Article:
The EU data gets even more depressing: the average value of a claim is just US$52,700 - which means legal fees in even the most simple case will gobble up most of the value of the claim. US officials say the average international dispute takes 446 days to settle – about 15 months – and that US lawyers alone will cost on average US$1,200 an hour. The mind boggles at the likely costs, but we are talking millions of dollars for even straightforward cases.

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[SCMP Column] Litmus Test for Trump

August 21, 2017

Already, at least three bruising battles are in prospect. First, Canada and Mexico are bristling fiercely over US efforts to put trade rebalancing at the heart of the negotiation, not least because US complaints over what it believes are unacceptable trade deficits are implausible. In a US$1 trillion trading relationship – three times the trade in 1994 when the Nafta deal was signed – imbalances are tiny, and take no account of the complexity of trading relationships along long and complex Nafta supply chains.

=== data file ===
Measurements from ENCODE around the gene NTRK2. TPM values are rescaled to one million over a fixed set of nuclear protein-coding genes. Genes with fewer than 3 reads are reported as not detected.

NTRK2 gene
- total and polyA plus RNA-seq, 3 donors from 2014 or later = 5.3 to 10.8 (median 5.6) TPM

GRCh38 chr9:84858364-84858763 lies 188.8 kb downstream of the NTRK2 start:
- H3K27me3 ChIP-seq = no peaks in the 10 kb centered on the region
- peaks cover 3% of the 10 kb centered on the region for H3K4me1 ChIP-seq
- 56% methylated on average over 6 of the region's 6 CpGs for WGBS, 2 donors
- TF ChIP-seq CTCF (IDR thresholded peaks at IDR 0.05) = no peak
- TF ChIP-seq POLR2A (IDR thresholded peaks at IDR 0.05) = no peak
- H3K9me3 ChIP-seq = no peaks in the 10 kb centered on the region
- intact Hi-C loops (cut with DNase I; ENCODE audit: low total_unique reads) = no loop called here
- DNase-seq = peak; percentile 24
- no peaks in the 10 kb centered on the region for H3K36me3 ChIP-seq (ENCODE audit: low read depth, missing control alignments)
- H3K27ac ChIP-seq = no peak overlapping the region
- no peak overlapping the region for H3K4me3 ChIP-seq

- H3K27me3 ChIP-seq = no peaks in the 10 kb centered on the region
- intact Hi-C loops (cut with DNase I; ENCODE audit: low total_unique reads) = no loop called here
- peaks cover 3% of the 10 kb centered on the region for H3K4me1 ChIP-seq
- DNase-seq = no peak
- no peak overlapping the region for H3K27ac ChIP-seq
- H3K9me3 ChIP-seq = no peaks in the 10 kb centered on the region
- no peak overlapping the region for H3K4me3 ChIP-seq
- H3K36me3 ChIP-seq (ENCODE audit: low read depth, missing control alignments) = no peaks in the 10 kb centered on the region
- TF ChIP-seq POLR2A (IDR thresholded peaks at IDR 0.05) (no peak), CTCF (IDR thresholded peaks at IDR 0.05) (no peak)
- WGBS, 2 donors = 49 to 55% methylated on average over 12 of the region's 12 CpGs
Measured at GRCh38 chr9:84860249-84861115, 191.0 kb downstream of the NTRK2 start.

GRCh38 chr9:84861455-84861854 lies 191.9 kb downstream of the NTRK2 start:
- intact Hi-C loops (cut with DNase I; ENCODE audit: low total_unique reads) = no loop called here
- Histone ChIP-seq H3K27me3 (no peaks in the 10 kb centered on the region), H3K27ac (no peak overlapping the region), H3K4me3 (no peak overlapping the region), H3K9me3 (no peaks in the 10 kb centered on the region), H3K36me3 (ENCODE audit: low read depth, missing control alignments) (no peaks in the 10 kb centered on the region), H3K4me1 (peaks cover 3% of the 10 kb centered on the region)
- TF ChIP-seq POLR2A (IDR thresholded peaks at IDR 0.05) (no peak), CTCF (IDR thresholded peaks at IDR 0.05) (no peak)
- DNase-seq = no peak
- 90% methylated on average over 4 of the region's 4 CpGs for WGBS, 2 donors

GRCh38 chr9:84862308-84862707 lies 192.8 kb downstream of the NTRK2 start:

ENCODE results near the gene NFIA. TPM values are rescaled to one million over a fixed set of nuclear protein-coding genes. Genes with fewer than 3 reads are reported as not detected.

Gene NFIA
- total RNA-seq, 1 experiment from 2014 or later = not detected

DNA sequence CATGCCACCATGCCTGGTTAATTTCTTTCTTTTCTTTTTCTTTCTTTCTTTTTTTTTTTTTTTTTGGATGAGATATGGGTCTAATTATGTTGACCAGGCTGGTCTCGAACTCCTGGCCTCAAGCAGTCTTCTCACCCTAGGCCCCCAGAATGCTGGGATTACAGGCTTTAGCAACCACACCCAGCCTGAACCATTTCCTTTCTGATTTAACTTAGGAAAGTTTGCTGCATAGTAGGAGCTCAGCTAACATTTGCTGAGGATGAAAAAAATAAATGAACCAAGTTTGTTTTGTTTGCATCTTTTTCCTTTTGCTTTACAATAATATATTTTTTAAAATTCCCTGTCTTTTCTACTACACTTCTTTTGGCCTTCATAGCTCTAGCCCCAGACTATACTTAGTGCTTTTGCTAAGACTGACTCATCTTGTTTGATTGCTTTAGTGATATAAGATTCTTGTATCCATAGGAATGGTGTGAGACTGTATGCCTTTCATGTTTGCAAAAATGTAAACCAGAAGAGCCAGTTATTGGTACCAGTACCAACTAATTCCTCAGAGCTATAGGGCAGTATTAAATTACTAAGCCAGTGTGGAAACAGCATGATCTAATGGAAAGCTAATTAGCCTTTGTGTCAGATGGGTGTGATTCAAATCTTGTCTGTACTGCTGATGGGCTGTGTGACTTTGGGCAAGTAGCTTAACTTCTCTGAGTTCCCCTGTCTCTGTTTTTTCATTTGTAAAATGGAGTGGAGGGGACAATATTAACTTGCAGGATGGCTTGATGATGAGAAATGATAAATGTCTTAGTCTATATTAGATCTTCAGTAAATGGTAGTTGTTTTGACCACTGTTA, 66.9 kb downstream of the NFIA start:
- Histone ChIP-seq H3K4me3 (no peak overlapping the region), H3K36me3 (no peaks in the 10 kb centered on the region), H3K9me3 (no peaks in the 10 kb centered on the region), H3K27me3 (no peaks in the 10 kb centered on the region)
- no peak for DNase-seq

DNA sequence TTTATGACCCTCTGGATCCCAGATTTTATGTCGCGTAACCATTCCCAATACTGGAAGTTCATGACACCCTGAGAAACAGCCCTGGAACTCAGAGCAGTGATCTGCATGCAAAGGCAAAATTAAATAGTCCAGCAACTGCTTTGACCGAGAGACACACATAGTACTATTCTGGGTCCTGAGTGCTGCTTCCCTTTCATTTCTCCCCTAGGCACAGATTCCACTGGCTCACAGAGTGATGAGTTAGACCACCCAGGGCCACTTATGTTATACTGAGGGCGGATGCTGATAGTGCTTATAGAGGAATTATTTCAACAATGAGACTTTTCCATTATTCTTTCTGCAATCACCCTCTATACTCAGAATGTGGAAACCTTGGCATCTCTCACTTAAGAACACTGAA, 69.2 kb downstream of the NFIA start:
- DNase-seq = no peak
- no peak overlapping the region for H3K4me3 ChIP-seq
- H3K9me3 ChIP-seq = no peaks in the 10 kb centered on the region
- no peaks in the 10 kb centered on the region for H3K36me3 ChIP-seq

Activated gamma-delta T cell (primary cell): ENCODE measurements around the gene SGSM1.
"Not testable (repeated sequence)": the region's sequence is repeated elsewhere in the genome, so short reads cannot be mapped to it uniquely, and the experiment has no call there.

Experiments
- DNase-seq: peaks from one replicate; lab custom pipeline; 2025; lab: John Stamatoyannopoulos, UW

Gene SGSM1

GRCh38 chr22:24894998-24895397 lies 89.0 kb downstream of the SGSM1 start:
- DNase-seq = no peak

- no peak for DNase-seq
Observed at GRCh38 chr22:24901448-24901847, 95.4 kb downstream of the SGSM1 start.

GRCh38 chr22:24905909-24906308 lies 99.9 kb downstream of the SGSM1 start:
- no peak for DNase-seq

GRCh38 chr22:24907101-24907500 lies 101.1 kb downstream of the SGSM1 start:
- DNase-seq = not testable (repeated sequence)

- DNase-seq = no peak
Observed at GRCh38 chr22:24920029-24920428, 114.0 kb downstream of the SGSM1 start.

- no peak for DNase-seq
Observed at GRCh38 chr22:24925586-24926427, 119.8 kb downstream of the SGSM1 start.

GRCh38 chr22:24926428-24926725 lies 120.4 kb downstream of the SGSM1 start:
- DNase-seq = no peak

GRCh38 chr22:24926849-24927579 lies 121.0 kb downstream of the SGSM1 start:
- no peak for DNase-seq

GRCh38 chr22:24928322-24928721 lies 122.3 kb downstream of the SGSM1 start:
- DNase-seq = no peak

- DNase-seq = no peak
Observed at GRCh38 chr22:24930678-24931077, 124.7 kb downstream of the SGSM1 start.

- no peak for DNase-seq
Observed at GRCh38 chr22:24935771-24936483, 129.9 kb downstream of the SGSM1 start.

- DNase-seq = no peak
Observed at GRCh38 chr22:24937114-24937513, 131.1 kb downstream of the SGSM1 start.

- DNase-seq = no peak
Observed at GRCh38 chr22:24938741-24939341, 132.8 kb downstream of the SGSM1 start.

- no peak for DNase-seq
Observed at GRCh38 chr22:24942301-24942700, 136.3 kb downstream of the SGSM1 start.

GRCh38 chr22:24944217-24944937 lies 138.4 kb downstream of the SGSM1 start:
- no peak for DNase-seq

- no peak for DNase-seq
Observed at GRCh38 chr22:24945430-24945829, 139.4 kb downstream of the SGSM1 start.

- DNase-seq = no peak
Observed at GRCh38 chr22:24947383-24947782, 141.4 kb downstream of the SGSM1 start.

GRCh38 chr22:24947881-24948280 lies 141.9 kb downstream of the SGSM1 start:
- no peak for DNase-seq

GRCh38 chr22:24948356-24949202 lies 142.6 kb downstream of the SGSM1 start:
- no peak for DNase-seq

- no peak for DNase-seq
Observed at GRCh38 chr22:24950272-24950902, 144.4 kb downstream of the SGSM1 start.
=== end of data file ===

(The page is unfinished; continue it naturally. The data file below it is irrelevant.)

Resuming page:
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[SCMP Column] Global Trade Comes First

April 17, 2017

The report reminds that when the US in 2009 slapped punitive tariffs on allegedly-dumped Chinese tyres in defence of US trye manufacturers, the cost was US$900,000 for each US job saved – equivalent to 22 years of salary for an average tyre worker. In other words, the US could have gifted a 22-year pay-out to those tyre workers, and saved American tyre-users the punishing cost of having to buy more expensive tyres.

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[SCMP Column] Dangerous Allegations

January 23, 2017

Similar gains have arisen from Nafta – both for the US and the Mexican economy. Today, Mexico is the US’s second largest goods export market, with exports amounting to $236bn in 2015. That is equal to US exports to China, Japan, Germany and the UK combined, and it is a five-fold increase from 1993 before Nafta was signed. It is true that Mexico’s gains are even greater – up seven-fold to $295bn – leaving it with a trade surplus of $58bn – but to suggest that US negotiators did a bad job because of some misplaced “asymmetrical” charitable urge is ludicrous. And to abandon this framework in favour of old-style mercantilism can only be harmful for us all.